Vanuatu/ Cyclone Pam: Distributing Clean Clothes and Kitchen Goods

“We are wearing scavenged clothes”

AAR Japan is engaged in emergency relief activities in Vanuatu, a South Pacific island country, which was struck by Cyclone Pam from March 13th to 14th, 2015. The cyclone devastated Vanuatu, a sprawling country of 83 islands and approximately 230,000 people. The storm affected around 166,000 people who are in need of some form of humanitarian assistance.

AAR Japan dispatched Fukuro KAKIZAWA to Vanuatu on March 18th, 2015. He assessed the extent of damage on Tanna Island, which suffered severe damage, and Efate Island, where Port Vila, the capital city, is located. AAR Japan distributed clothes and kitchen goods in villages on the east side of Efate Island following coordination meetings with other humanitarian agencies from all over the world, including the United Nations. The other agencies had not yet reached these villages despite the scale of damage.

A mother and daughter living in Takara Village receive a bag full of clothes. Clean clothes were not available for two weeks in the aftermath of the cyclone. Fukuro KAKIZAWA of AAR Japan. (Right) (March 26th, 2015)


Cyclone Pam: Catastrophic Damage on Farm Products on the Self-Sufficient Vanuatu Island

AAR Japan, with their headquarters located in Tokyo, is conducting a damage assessment brought by Cyclone Pam in Vanuatu. In Vanuatu, agriculture is the main source of livelihood, hence people's lives are largely self-sufficient. Since Cyclone Pam wreaked most of the agricultural land, an emergency assistance is urgently needed to resume agriculture.

Tanna Island suffered severe damage by Cyclone Pam. The picture captures a collapsed concrete building. (Tanna Island, Vanuatu, March 21st, 2015)

Vanuatu/ Cyclone Pam: Two Weeks since Cyclone Pam – Distributing Emergency Relief Goods

Provision of clean clothes to the disaster victims 

Association for Aid and Relief, Japan (AAR Japan, which has headquarters in Tokyo, and is led by President Yukie OSA) has dispatched Fukuro KAKIZAWA to Vanuatu, which was hit by Cyclone Pam on March 13th, 2015. He is engaging in emergency relief activities for the disaster victims. AAR Japan distributed clothes to Takara Village, on the east side of Efate Island, on March 26th, 2015. The distribution was decided upon the thorough assessment on Efate Island, where the capital is located, and on Tanna Island, which was devastated. Coordination meetings with other humanitarian agencies from all over the world, including the United Nations, also contributed to the decision.

A mother and daughter from an affected family smile as they receive a bag full of clothes. Fukuro KAKIZAWA of AAR Japan. (Right) (Efate Island, Vanuatu, March 26th, 2015)
There are approximately 300 residents in Takara Village. The village does not have any shelterbelts, so it was severely affected by strong winds. Many houses were completely destroyed. The wind also blew away clothes, forcing parents to dress their children in scavenged clothes that were washed in seawater. It was clear that the victims were living in conditions of poor hygiene. In the meantime, humanitarian responders were reaching out to the affected islands. A dire need for food and construction materials was apparent at first, but governmental and other humanitarian agencies had decided on large scale distributions. Under such circumstances, AAR Japan decided to distribute clothes such as T-shirts and skirts for both children and adults to 56 families (approximately 280 people) in Takara Village, whose houses were completely destroyed.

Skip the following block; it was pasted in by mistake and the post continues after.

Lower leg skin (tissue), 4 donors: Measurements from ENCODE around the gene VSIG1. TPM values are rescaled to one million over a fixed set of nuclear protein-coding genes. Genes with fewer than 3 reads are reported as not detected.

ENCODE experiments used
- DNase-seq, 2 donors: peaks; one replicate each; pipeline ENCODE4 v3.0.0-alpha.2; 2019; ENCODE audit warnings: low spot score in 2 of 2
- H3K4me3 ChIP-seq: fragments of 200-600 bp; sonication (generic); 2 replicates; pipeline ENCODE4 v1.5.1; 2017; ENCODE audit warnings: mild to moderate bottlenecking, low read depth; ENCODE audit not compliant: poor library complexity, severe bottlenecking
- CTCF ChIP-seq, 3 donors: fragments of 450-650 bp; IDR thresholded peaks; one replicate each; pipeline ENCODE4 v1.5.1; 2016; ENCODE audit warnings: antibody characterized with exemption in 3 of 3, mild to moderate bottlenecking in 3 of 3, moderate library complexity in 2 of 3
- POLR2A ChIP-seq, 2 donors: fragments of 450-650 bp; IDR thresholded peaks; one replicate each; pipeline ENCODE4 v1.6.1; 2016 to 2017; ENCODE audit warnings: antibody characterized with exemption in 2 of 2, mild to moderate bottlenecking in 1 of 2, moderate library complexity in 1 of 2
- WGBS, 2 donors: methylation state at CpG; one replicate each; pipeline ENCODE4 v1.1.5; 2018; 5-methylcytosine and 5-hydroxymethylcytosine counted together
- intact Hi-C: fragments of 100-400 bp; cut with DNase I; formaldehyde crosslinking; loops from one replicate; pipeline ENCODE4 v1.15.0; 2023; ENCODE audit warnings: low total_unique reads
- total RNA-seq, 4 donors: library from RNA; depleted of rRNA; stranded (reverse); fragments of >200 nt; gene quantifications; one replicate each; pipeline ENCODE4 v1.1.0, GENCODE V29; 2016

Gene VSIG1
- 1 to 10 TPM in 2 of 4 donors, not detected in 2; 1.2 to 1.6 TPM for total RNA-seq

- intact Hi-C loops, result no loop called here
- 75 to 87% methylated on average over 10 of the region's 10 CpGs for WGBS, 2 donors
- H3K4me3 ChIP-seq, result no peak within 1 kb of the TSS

Vanuatu consists of 83 islands, and ferry services to remote islets have been resumed.   Accordingly, the details of the disaster’s impact have been getting clearer. AAR Japan will continue to collect information and provide relief assistance.

Fukuro KAKIZAWA, AAR Tokyo Office 
KAKIZAWA has been in charge of Afghanistan and Pakistan operations at AAR Japan Tokyo Headquarters from May 2013. He also engaged in emergency assistance for Typhoon Haiyan, which hit the Philippines in 2013. He is 34 years old.
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Japanese-English translation by Ms. Keiko Machida
English editing by Ms. Mariah Gomes

The article on this page has been translated by volunteers as part of the AAR Japan's Volunteer Programme. Their generous contributions allow us to spread our activities and ideas globally, through an ever-growing selection of our reports from the field.


Pakistan: No Desks, No Chairs, No Toilets! Improving the School Environment

Khyber Pakhtunkhwa, a province located in the northwestern part of Pakistan, shares an international border with Afghanistan. This province has more than 50 camps that house as many as 1.5 million refugees who fled from neighboring Afghanistan, which has been plagued by political instability for more than three decades. Since May 2011, AAR Japan has carried out activities to renovate and reconstruct primary school buildings, and to raise public hygiene awareness in three refugee camps and the surrounding villages in Nowshera District, Khyber Pakhtunkhwa. Fukuro KAKIZAWA, from our Tokyo Office, reports.

Remote primary schools lacking even bare essentials

Villages in Khairabad, Nowshera District, are situated in hilly areas at locations some distance from the main town center. There is no road access to the villages, compelling any visitors to drive up a dried-up riverbed.
A dried-up riverbed, the only access to villages in the Khairabad area. The villages are about two and a half hours’ drive from the capital Islamabad where the AAR Japan Office is located. (June 2014)